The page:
Climate Proof

A four step guide for coastal projects

A pre-publication version approved by the MFF Secretariat,October 2010

Climate Proof
Introduction
This document has been produced by UNEP, in collaboration with UNDP, IUCN and MFF Secretariat, as a guide for MFF project partners and it presents an approach to mainstream climate change considerations into MFF projects. The guide outlines a four-stepped approach to help you consider the potential impacts of climate change on your project design and enhances the resilience and adaptive capacity of your project. This approach is an integral part of the MFF Large Project proposal guidelines and it is closely linked with the preparation of the Logical Framework Analysis (LFA).

What impacts will climate change have in the coastal zone?
Climate change is likely to result in a number of impacts in the coastal zone, including:
■ ■ ■

■ ■

Higher sea levels; Higher sea temperatures; Changes in precipitation patterns and coastal runoff; Changed oceanic conditions; and Changes in storm tracks, frequencies and intensities.

Why consider climate change in project preparation?
Scientific evidence suggests that the climate is changing. The globe is warming rapidly, weather patterns are changing and sea level is rising. These changes are inevitable and are likely to result in a number of impacts, particularly in coastal areas.

These impacts have effects on the coastal environment including, but not limited to:

■ ■ ■

Displacement of coastal lowlands and wetlands; Increased coastal erosion; Increased flooding; and Salinisation of surface and groundwaters.

Ultimately, all coastal ecosystems, communities and projects, will be affected by climate change, either negatively or positively. Consequently, any project that

Climate Proof: A four step guide for coastal projects A pre-publication version approved by the MFF Secretariat,October 2010 Climate Proof is a UNEP contribution to MFF in collaboration with IUCN and UNDP, produced with financial support from UNEP, Norad and Sida. Grateful acknowledgements are extended to all the experts and collaborators who worked on the preparation of this product, with special mention to: Abrenilla, O. (UNEP/MFF Secretariat), Boyle, T. (consultant), Elrick,C. (Coastal Zone Management Pty Ltd), Fortuna, S. (UNEP), Macintosh, D. (MFF Secretariat). Sincere thanks also to MFF Secretariat, MFF partners and MFF National Coordinating Body representatives who provided comments and feedback throughout the drafting and testing of the material. The designation of geographical entities in this book, and the presentation of the material, do not imply the expression of any opinion whatsoever on the part of MFF, UNEP, UNDP or IUCN concerning the legal status of any country, territory, or area, or of its authorities, or concerning the delimitation of its frontiers or boundaries. The views expressed in this publication do not necessarily reflect those of MFF, UNEP, UNDP or IUCN.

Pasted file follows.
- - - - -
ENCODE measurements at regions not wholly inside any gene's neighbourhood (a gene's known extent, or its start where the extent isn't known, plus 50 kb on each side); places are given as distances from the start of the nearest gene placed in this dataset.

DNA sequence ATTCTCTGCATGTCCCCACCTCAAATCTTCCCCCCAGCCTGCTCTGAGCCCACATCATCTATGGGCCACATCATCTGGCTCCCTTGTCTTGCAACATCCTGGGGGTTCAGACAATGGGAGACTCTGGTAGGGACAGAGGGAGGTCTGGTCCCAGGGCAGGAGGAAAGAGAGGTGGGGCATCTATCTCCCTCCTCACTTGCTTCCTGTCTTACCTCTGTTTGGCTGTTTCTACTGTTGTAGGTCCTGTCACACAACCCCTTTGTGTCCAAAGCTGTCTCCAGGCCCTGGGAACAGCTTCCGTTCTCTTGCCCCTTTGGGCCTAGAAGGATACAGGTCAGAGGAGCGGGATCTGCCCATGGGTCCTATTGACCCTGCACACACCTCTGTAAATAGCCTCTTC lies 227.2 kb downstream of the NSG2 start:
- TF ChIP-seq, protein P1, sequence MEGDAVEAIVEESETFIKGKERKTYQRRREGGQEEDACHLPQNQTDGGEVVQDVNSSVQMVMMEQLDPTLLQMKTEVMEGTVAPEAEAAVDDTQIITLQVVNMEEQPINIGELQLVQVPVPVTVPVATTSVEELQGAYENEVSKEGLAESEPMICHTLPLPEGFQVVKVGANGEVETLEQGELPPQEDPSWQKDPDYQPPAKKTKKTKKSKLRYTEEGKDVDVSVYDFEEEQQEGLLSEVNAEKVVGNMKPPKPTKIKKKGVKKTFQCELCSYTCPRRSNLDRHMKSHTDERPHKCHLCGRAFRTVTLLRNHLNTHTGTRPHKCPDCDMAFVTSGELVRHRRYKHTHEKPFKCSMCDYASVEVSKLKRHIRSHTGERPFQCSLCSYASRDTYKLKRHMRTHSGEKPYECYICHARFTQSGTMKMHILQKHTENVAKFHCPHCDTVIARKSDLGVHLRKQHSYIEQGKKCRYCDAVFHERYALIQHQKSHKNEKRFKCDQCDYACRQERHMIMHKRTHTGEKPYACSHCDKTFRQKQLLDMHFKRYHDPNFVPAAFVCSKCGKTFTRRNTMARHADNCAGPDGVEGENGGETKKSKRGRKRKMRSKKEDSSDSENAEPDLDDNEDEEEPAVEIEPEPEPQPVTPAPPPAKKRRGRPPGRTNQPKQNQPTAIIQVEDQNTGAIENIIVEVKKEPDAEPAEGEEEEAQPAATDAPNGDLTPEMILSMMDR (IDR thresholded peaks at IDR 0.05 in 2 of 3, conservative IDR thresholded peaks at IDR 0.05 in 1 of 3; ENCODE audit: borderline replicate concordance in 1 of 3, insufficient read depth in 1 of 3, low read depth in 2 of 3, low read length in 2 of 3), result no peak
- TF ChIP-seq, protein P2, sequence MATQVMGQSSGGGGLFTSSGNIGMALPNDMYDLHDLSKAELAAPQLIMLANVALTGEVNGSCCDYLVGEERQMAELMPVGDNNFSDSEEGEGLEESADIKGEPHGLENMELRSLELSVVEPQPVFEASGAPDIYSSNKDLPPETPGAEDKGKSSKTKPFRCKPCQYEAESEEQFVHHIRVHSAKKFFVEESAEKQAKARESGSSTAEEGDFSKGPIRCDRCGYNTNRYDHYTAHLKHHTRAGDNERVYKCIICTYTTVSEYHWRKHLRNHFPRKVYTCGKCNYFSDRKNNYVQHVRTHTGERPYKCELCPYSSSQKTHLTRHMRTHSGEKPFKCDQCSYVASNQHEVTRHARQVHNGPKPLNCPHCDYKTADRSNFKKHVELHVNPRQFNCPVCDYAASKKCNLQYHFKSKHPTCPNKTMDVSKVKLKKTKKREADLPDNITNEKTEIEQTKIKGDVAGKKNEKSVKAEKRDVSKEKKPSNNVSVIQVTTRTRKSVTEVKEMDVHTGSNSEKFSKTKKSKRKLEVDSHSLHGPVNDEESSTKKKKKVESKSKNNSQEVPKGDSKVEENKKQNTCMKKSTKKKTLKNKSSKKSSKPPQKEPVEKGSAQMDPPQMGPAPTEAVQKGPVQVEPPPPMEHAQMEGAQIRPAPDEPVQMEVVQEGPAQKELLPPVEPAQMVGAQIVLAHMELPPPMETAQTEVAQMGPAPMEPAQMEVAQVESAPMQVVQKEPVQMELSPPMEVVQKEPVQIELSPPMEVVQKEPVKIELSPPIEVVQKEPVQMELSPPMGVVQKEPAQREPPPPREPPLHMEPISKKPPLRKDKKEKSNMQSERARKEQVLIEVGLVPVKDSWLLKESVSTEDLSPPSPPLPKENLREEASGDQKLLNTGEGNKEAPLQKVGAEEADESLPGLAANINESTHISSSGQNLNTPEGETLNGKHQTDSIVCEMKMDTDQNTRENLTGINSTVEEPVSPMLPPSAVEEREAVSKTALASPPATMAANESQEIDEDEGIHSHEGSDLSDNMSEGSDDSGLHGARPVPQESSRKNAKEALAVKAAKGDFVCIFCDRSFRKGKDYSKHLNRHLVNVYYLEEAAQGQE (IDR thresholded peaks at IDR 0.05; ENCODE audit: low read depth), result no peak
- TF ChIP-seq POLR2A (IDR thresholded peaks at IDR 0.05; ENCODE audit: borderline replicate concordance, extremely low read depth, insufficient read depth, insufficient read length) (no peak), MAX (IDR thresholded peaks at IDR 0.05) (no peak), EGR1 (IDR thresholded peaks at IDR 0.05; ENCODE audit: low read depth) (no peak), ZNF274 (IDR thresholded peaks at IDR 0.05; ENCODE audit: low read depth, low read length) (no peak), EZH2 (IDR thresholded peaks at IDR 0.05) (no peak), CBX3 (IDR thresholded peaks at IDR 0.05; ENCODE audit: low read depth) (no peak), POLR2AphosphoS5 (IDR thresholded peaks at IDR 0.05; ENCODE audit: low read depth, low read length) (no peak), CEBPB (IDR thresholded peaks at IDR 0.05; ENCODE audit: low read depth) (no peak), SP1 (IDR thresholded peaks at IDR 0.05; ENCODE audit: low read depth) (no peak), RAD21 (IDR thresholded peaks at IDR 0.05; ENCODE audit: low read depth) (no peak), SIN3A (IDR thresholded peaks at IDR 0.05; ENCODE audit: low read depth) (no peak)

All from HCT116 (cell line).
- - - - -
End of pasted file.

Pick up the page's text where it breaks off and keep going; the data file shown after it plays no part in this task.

2

aims to strengthen the environmental sustainability of coastal development through promotion of increased investment and efforts in coastal ecosystem management, must consider how climate change may impact the ecosystem and communities. This will ensure that the project is sustainable despite a changing climate.

the preparation of your MFF large project proposal. Terms in italic throughout this guide are defined in the glossary (Appendix 3).

Understanding climate change impacts Climate change will have wide ranging effects on the environment and socio-economic and related sectors, including coastal zones. Coastal ecosystems and communities will be exposed to increasing risks, including coastal erosion, due to climate change and sea level rise. The impacts of climate change on coasts is exacerbated by increasing human induced pressures (Nicholls et. al., 2007). These combined impacts can result in alterations affecting the ability of coastal ecosystems to provide services. These include provisioning services such as food, water, wood, fiber and biomass fuel; regulating services that relate to floods, water purification and climate; cultural services – recreational, spiritual and aesthetic fulfilment. Consequently, it is important to understand how climate change will impact these services to enable the development of adaptation strategies that address the projected harm and take advantage of beneficial opportunities.

The approach to climate proofing MFF projects
Integrating climate change into MFF Large Projects can be completed using the following four steps: Step 1: Set the context Step 2: Identify the impacts Step 3: Select Adaptation Options (response) to manage the identified impacts Step 4: Determine project resources (inputs) required to implement the identified adaptation option Each step is explained in detail in the following sections and an example of the outcome of this approach (applied to a hypothetical MFF large project proposal) is provided in Appendix 1. The Climate Change Considerations (CCC) form is one of the forms requested in the MFF Large Project Guidelines; it should be completed to demonstrate that climate change has been considered in

3

Step 1: Set the context
At the end of this step, you will have:

An understanding of current coastal system behaviour and of climate change projections for the project area; and List of project objectives aligned to MFF PoWs.